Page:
Chives represents the collective musical output of Matthew Wohl (bass),
Steven Lugerner (alto and soprano sax, bass clarinet), and Max Jaffe (drums).
Their music is a continuation of the jazz trio
continuum - yet Chivesí repertoire is heavily influenced by the world of songwriting.
Their third recording, "Dads", was released on Primary Records in August 2012 to critical
Chives is not only a platform for fluid improvisation and composition but a story of common
experiences, aesthetic intentions, and beginnings. Born between 1987 & í88, Chives
each have Jewish roots from their fathers with Australian (Wohl), Mexican (Lugerner) &
Korean (Jaffe) roots from their mothers.
They grew up together in Burlingame, California
surrounded by peers and teachers who nourished their musical sensibilities, and have
collaborated together in various settings since middle school for a total of thirteen
years - more than half their lives.
After recording their debut self-released album
"Arnold", Chives collectively relocated to Brooklyn, NY.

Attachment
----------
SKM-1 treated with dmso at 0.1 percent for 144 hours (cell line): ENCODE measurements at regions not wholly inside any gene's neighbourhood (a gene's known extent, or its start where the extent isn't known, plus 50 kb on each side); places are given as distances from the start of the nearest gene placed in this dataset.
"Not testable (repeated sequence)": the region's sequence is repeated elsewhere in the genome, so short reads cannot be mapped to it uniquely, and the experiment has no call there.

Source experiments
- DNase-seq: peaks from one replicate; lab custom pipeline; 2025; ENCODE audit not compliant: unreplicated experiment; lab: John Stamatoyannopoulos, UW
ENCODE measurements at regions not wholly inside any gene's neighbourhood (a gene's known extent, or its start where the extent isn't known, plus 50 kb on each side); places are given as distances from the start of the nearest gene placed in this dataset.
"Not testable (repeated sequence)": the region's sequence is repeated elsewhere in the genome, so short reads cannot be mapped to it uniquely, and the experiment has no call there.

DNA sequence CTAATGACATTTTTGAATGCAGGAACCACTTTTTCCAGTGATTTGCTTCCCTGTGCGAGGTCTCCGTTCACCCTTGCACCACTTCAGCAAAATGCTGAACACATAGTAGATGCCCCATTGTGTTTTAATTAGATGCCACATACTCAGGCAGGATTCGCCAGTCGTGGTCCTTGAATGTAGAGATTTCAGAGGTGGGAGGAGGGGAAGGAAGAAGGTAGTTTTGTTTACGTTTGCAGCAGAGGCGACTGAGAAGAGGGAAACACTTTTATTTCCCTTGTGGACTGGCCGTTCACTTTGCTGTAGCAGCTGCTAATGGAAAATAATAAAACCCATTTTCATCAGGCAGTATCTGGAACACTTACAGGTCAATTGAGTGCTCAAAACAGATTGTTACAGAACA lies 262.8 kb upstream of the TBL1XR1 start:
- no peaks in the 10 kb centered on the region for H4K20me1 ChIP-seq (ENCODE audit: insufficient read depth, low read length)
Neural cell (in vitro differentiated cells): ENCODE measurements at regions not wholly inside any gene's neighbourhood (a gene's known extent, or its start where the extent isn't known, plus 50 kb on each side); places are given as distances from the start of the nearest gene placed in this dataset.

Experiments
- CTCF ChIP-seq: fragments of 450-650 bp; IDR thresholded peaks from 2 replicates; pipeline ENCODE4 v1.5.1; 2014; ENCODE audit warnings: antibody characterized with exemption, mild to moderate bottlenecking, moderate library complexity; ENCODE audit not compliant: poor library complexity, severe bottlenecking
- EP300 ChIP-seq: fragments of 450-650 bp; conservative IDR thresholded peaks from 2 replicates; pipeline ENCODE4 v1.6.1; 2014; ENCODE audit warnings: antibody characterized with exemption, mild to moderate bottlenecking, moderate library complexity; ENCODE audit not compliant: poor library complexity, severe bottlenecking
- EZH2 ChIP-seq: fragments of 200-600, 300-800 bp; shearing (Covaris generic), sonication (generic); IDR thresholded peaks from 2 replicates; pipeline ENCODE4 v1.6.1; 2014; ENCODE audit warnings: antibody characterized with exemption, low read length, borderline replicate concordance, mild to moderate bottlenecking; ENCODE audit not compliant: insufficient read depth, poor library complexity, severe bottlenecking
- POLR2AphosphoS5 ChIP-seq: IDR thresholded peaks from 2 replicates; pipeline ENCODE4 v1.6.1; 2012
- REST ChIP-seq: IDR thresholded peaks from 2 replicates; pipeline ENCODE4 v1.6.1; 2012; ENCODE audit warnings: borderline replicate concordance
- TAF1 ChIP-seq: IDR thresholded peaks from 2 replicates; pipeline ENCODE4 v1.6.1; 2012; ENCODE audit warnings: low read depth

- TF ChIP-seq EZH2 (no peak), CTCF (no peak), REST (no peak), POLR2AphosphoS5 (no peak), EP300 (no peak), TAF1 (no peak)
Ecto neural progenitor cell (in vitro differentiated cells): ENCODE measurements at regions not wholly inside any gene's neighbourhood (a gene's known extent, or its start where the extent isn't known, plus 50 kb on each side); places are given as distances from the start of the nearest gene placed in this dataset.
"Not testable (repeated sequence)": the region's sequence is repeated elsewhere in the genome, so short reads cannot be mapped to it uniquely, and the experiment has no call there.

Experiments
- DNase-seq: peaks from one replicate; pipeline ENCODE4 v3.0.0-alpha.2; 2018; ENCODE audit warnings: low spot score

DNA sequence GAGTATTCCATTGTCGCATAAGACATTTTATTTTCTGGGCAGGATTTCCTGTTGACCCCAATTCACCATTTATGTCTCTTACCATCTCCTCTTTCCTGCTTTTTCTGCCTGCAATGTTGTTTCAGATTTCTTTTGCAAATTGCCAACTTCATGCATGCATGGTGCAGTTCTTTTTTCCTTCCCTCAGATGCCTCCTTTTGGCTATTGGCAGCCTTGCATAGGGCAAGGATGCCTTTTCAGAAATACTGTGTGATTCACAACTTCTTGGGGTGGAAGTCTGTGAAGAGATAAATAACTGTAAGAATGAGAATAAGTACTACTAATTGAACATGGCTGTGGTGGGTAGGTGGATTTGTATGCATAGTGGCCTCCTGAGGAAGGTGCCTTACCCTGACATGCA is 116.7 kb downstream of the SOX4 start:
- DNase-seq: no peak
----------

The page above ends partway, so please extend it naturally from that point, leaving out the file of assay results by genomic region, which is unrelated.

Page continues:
During their first two years in
New York, Chives produced and released "For Brian Wilson", a dedication to Major League
Baseballís Brian Wilson. "Dads" is yet another dedication, this time to the men who
introduced them to the beautiful game of baseball; Steve Wohl, Jeffrey Lugerner & Mark Jaffe.
"Chives are a limber group - the rhythm section (Jaffe & Wohl) bring elasticity and
bounce to the alternately airy and driving grooves as Lugerner tangles with the themes,
sometimes playing inside them and sometimes soaring far afield." - Peter Margasak (Chicago Reader)
"A trio consisting of childhood friends, they clearly have a creative symbiosis earned
through timeÖ. They each have their influences and their own personal music directions,
and, at times, those influences peek out from this trioís sound. But ultimately, their
familiarity is stronger than that which informs their personal music paths, and itís why
'Dads' is preeminently cohesive and of one voice. Itís a voice that keeps up a hell of a
chatter, but it positively has something worth hearing." - David Sumner (AllAboutJazz.com/eMusic)
Listen to "For Brian Wilson"